# I can't do Spivak's exercises

by Bearded Man
Tags: exercises, spivak
 P: 38 For around 90% of Spivak's exercises, I need to look in the solutions manual. I'm on chapter 5, which covers limits, and the proofs just aren't coming to me. It's as if I just can't think like him. The question is: Should I come back later, or should I just trudge through until I have "mathematical maturity"?
 P: 1,072 What was your math background prior to forgoing Spivak?
P: 38
 Quote by Jorriss What was your math background prior to forgoing Spivak?
Fairly rigorous PreCalculus.

I learned the properties of real numbers, proof by induction, by contradiction, and direct proof.

Subjects were limits, sequences, series, vectors, logs and exps, functions and their inverses, and trigonometry.

Perhaps this just has a steep learning curve and I'm adjusting.

P: 1,072
I can't do Spivak's exercises

 Quote by Bearded Man Fairly rigorous PreCalculus. I learned the properties of real numbers, proof by induction, by contradiction, and direct proof. Subjects were limits, sequences, series, vectors, logs and exps, functions and their inverses, and trigonometry. Perhaps this just has a steep learning curve and I'm adjusting.
So Spivak is your first exposure to calculus then?
P: 38
 Quote by Jorriss So Spivak is your first exposure to calculus then?
Yes.

It should be noted I understand the proofs after looking at them, but I can't think of them myself.
P: 1,072
 Quote by Bearded Man Yes.
Then you likely just need more and more practice. Spivaks problems are hard. Some of them REALLY hard. You may also want to get a book on proof writing, say, An Introduction to Mathematical Reasoning by Peter Eccles.
 P: 1,583 It's probably a good idea to first go through the calculus material in a less rigorous setting, a conventional textbook like Stewart or Anton, and then study Spivak as a stepping stone to introductory analysis texts like Rudin (or my favorite, Carothers).
 P: 905 That's true. a lot of Spivak's problems become almost trivial once you already know the fact that you are trying to prove is true, and the general gist of why it should be true.
 P: 367 I could do about 65% of them eventually. I remember thinking it took about 2.5 hours an exercise on average (some took about 6-8 hours before I got them or gave up, some only about 30 min). How long are you giving yourself per question on average?
P: 38
 Quote by deluks917 I could do about 65% of them eventually. I remember thinking it took about 2.5 hours an exercise on average (some took about 6-8 hours before I got them or gave up, some only about 30 min). How long are you giving yourself per question on average?
I'm most certainly not giving myself enough time then. I suppose my background in mathematics has led me to think that you should be able to get most problems within 5 minutes, but this is clearly not the case with higher level mathematics. I will give myself more time and put more effort in.
P: 36
 Quote by Bearded Man I'm most certainly not giving myself enough time then. I suppose my background in mathematics has led me to think that you should be able to get most problems within 5 minutes, but this is clearly not the case with higher level mathematics. I will give myself more time and put more effort in.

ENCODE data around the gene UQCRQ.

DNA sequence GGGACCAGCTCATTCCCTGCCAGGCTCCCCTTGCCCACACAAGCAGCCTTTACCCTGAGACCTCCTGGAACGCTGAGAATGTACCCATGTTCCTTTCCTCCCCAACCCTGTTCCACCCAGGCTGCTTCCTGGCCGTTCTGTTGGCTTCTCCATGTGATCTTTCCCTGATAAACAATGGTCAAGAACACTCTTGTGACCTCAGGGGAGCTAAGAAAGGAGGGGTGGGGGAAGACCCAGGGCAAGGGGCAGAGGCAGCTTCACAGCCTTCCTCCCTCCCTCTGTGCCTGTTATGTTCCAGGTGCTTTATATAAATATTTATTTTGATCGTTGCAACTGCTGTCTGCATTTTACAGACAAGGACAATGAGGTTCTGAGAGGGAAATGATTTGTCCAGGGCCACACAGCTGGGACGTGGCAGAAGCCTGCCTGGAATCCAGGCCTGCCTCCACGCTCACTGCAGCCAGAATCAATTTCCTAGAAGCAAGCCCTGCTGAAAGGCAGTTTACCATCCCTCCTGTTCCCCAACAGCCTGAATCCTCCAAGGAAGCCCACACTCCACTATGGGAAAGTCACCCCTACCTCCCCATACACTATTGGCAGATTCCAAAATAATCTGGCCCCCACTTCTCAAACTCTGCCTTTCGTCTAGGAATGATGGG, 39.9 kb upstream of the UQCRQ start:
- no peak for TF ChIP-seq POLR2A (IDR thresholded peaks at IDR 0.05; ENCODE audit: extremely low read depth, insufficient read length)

Oh no, not at all. A significant amount of time per problem is expected at higher levels, in mathematics and physics both. It often takes quite a bit of wrestling before you can see the way through.
P: 832
 Quote by Jorriss Then you likely just need more and more practice. Spivaks problems are hard. Some of them REALLY hard. You may also want to get a book on proof writing, say, An Introduction to Mathematical Reasoning by Peter Eccles.
Would *any* intro to set theory and logic work just as fine? I believe Apostol has a section on this before starting integral calculus on his book.

Also, is the appendix on Spivak's book not just a rigorous pre-calculus course?
P: 1,072
 Quote by Mépris Would *any* intro to set theory and logic work just as fine? I believe Apostol has a section on this before starting integral calculus on his book. Also, is the appendix on Spivak's book not just a rigorous pre-calculus course?
The book I suggested isn't meant as an intro to set theory and logic, it's meant to teach people how to think mathematically and to do this it introduces a lot of set theory and number. If you want a book that just teaches logic and/or set theory I don't have suggestions I'm afraid =/.
P: 832
 Quote by Jorriss The book I suggested isn't meant as an intro to set theory and logic, it's meant to teach people how to think mathematically and to do this it introduces a lot of set theory and number. If you want a book that just teaches logic and/or set theory I don't have suggestions I'm afraid =/.
Fair enough. I suppose that this is what I wanted. I've been suggested that book in another thread, so will try it out. The first three parts are available for free (legally, it would seem) on the website of the University of Manchester's math department.
 P: 52 I had to rely heavily on the solutions manual at first, as well. I would try to just look at it one line at a time to give me a bump in the right direction, but at first I almost completely relied on it. Specifically I had trouble seeing why things even needed to be proved in the first place, when intuition makes the truth of the statement appear obvious. Gradually, I needed it less and less. Possibly I didn't get as much out of the beginning as I would have if I was properly prepared, but that's life. As long as you're working through every problem and making an honest effort without using the solutions manual, I think you will find that eventually you won't need it anymore.

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